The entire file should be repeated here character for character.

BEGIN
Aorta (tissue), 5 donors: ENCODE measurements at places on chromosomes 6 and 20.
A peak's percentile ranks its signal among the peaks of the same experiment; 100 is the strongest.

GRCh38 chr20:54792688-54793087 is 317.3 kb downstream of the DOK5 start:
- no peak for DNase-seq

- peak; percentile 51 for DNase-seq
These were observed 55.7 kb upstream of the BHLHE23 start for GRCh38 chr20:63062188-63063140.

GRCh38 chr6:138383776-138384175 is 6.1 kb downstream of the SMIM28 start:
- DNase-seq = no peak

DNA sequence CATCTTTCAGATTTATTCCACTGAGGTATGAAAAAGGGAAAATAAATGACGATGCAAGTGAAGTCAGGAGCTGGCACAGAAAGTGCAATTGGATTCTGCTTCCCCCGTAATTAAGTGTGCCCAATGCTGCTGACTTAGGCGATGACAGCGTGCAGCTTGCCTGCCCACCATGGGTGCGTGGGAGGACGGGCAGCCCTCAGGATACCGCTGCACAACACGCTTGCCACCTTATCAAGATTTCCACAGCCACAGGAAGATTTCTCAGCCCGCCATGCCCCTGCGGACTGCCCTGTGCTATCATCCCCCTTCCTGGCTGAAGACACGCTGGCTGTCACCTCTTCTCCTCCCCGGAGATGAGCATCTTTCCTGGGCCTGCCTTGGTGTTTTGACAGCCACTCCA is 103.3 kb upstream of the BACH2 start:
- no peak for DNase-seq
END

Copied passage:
Aorta (tissue), 5 donors: ENCODE measurements at places on chromosomes 6 and 20.
A peak's percentile ranks its signal among the peaks of the same experiment; 100 is the strongest.

GRCh38 chr20:54792688-54793087 is 317.3 kb downstream of the DOK5 start:
- no peak for DNase-seq

- peak; percentile 51 for DNase-seq
These were observed 55.7 kb upstream of the BHLHE23 start for GRCh38 chr20:63062188-63063140.

GRCh38 chr6:138383776-138384175 is 6.1 kb downstream of the SMIM28 start:
- DNase-seq = no peak

DNA sequence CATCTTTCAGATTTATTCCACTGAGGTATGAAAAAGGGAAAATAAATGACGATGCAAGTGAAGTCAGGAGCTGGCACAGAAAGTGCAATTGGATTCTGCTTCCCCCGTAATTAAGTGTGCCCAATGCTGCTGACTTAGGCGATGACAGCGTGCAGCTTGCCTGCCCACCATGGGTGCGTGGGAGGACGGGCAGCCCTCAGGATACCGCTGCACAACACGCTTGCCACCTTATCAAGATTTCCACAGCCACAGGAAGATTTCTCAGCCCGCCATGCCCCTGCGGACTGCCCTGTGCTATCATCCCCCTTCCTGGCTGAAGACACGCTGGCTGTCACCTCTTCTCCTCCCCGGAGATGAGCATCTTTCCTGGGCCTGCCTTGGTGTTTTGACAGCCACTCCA is 103.3 kb upstream of the BACH2 start:
- no peak for DNase-seq